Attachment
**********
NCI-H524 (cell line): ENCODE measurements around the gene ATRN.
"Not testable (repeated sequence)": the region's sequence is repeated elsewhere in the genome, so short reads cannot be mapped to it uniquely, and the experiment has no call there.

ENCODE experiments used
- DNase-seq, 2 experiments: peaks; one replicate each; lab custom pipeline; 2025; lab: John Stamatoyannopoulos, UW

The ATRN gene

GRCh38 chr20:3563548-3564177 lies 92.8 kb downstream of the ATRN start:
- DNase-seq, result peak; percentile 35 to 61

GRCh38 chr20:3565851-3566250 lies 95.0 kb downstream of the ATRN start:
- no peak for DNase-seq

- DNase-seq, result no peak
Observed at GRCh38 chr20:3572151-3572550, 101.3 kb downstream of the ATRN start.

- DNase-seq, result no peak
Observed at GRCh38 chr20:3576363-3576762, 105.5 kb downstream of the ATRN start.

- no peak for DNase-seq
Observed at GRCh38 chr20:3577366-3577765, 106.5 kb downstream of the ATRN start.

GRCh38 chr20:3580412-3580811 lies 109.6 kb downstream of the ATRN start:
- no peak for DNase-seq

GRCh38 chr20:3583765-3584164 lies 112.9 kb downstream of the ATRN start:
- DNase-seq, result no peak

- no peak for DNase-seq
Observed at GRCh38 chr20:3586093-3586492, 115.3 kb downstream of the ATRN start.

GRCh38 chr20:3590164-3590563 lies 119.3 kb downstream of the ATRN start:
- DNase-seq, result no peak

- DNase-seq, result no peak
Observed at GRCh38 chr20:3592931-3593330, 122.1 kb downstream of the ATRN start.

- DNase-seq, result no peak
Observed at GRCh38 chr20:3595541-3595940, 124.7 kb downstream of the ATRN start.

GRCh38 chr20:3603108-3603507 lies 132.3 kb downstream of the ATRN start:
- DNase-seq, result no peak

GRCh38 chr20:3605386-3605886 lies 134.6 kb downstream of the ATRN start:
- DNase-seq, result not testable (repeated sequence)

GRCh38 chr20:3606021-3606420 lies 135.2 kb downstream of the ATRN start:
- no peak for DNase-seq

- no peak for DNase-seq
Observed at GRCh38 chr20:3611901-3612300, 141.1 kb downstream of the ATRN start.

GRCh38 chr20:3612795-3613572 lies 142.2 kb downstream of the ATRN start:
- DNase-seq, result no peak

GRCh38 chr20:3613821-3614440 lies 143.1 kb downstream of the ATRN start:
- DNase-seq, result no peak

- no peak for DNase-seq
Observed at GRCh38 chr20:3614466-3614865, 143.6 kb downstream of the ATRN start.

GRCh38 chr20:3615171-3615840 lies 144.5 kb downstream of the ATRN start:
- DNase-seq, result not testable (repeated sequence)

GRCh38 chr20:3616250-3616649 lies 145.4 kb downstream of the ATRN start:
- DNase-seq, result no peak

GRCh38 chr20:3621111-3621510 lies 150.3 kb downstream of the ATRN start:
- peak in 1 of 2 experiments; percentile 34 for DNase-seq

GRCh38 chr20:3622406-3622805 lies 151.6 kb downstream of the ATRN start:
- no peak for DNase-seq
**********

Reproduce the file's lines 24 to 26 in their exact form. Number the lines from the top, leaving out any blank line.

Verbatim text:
- DNase-seq, result no peak
Observed at GRCh38 chr20:3592931-3593330, 122.1 kb downstream of the ATRN start.

- DNase-seq, result no peak